Italy was a founding member of the EU, and joined the Eurozone on its foundation in 2001.
Italian politics is perhaps the most convoluted in all in of Europe.
Italy is one of the newest nation-states in Western Europe, with the country ruled by a series of city-states, Kingdoms and the Papal States (under the direct rule of the Pope) prior to 1871 when Italian unification was finally completed.
Italian unification was, in many senses, an incomplete project. Italy demonstrates wide regional variations in terms of culture, history and language. For instance, over 2 million people in the region of Veneto speak the Venetian language, which is related to Italian, but a separate language. At the time of unification only 2.5% of Italians spoke what we now think of as Italian. ‘Standard’ Italian is in fact simply a Tuscany dialect of the language and different regions of Italy all have separate Italian dialects. This is true of any nation-state building project to some extent, and the creation of any state requires some creation of a unified identity. As the contemporary Italian statesman Massimo d’Azeglio said “We have made Italy. Now we must make Italians.”
While this is also true, of, say, Germany (which also unified in 1871) Germany succeeded in creating a unified identity fairly rapidly. At the time of unification there was a wide divergence in economy between industrialised Northern and feudalistic Southern Italy. An attempt to impose Northern legal and economic rules on the South only served to further weaken the Southern Italian economy, which did not have the same kind of advanced industrial economy.
The Italian state did not penetrate very far in the South, the Italian South was ruled by a series of powerful oligarchs instead. This lay the basis for the advancement of the mafia (who had begun to exist in around the 16th century), which evolved from state failure. The mafia would take over territory upon which they would informally administer justice, provide services and social security, reward and punish, and facilitate trade. The mafia is also a form of employment. The mafia thus exists as an alternative state.
To this day, extreme inequalities exist between North and South, with serious tensions over it. This helps to compound a weak sense of Italian nationhood. Weakly held identification with the Italian state also means that people lack loyalty to it, creating the grounding for mass-corruption.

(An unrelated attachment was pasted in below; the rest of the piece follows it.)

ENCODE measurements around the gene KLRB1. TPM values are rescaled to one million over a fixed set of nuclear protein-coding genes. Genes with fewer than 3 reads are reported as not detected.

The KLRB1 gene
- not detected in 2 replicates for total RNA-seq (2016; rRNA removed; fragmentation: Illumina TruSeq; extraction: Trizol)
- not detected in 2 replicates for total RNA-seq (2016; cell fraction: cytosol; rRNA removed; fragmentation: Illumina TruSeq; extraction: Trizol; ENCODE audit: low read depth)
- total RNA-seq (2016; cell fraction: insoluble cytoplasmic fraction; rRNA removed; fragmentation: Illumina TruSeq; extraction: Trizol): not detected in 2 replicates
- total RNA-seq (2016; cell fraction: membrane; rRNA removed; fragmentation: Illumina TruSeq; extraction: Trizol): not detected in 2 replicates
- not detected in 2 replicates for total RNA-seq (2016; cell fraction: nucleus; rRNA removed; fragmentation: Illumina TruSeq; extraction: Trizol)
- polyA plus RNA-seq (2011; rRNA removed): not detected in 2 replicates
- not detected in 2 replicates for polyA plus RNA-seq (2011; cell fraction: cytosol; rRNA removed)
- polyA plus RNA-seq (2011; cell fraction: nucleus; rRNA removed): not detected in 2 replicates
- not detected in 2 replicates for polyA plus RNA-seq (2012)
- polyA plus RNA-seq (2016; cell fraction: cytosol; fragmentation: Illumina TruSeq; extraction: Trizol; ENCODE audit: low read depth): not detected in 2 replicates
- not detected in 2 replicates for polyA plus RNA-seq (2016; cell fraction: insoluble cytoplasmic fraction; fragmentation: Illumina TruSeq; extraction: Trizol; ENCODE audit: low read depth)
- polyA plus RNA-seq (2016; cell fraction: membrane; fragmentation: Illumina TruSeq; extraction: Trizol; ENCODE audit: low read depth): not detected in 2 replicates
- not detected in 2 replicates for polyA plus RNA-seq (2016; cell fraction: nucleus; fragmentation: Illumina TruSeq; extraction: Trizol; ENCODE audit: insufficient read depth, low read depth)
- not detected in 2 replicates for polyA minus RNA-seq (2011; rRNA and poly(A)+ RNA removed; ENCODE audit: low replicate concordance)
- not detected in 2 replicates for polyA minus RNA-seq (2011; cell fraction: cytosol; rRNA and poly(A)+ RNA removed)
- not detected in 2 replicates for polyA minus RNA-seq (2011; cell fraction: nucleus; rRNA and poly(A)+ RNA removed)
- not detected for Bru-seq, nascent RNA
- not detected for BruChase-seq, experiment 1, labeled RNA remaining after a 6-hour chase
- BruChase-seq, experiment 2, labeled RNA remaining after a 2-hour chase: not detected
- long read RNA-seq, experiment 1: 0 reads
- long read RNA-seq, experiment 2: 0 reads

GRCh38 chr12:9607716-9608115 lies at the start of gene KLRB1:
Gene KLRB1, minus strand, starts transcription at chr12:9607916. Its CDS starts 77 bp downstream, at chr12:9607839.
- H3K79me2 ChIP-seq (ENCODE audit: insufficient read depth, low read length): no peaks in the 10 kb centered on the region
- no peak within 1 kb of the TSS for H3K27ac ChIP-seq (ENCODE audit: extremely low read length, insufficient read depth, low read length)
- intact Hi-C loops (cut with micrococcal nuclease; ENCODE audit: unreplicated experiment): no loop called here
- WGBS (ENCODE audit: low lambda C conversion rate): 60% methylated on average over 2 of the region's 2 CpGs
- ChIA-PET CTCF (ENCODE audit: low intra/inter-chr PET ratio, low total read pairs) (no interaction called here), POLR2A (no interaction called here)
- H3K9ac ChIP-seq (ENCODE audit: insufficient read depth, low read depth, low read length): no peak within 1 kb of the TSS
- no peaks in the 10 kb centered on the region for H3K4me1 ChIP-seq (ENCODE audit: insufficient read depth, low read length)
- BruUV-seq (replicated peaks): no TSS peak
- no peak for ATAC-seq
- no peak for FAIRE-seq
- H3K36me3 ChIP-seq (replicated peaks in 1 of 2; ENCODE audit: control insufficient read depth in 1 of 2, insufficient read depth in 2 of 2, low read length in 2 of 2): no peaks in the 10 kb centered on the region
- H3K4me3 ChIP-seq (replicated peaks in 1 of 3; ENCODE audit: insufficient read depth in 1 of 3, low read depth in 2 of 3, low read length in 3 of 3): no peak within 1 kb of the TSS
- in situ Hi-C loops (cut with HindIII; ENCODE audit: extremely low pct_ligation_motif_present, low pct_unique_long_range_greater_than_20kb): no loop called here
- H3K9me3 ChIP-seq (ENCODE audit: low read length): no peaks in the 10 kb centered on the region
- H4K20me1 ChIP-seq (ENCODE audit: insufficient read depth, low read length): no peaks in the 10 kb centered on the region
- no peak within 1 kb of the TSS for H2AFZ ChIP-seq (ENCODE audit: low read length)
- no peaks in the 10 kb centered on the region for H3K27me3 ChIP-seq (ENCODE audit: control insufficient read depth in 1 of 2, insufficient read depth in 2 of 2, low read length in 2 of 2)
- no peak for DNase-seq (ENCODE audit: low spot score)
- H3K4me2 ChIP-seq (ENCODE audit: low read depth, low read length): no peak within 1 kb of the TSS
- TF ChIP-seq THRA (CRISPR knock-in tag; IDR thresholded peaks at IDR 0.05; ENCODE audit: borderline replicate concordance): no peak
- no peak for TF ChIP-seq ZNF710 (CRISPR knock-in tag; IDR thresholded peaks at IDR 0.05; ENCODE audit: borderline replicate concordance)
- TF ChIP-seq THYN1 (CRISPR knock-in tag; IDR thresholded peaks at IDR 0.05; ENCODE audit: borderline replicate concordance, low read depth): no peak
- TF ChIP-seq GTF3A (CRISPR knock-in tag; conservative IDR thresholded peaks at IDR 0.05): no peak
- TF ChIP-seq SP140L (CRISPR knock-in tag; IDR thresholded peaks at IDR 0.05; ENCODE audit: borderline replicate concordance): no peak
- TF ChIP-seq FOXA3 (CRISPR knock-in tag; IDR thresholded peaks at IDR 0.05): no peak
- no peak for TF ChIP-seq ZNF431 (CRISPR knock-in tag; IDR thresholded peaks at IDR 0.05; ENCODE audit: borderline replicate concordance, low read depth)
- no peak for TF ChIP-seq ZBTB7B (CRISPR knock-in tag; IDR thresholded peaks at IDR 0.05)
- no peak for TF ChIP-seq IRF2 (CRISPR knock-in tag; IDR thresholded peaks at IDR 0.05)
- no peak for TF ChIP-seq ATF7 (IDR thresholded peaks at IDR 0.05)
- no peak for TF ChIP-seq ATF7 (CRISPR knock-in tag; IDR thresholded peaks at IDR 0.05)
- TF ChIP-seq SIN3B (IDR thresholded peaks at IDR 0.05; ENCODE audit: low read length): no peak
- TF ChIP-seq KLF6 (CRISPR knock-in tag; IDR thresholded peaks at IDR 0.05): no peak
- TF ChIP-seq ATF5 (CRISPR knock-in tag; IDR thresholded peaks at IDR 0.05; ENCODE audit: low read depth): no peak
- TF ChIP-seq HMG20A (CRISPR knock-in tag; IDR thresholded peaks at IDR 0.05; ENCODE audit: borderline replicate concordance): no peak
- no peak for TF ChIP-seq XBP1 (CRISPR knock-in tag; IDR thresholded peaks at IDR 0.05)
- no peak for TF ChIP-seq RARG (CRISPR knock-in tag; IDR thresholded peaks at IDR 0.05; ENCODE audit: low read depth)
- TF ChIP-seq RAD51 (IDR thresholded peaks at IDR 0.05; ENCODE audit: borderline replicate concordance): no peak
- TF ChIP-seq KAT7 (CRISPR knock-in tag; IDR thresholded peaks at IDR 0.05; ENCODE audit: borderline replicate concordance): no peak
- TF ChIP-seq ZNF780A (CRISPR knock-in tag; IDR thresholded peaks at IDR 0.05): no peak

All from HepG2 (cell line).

Organised crime is believed to represent 7-8% of Italy’s GDP. Corruption is believed to cost Italy around 3% of GDP.
While Italy (after much indecision) eventually joined the winning side in WWI, the country gained very little compared to what it lost, leading to social unrest and conflict linked to rising socialist and anarchist movements. This quickly led to the rise of Benito Mussolini’s Fascist movement, and Italy was the birthplace of Fascism and where it first reached power in 1923.
The banned Italian Communist Party (PCI), many of whose members had fought in the Spanish Civil War, became the largest and best organised component of the resistance during WWII, and after the end of the War it had a huge amount of credibility.
Communism had been strong but not dominant on the left in the pre-war era, but after the war the PCI became the largest Communist party in Western Europe, and Italy’s dominant party of the left. At its peak it had 2.3 million members. Italy had a long line of Communist intellectuals, such as Antonio Gramsci, which gave the party prestige. Communism was also seen as the ‘saviour’ of Italy and there was a huge amount of respect for Stalin in some quarters. The party had a widespread base composed of the working classes in Northern Italy, the sharecroppers of central Italy (where the party was often the majority) and the landless peasants of the South. The PCI was rare for a major left-wing party in that it had a major support base in rural areas.
The PCI did not just represent an alternative party, but brought with it almost a counter-cultural existence. The party’s legions of writers, artists, and filmmakers created their own unique forms of culture.
The PCI was boosted by municipal communism, through which it ran great numbers of local municipal governments, most famously Bologna. It was very strong in Central Italy, where it governed much of the area around Tuscany. PCI municipal governments were often viewed as some of the best run in all of Italy.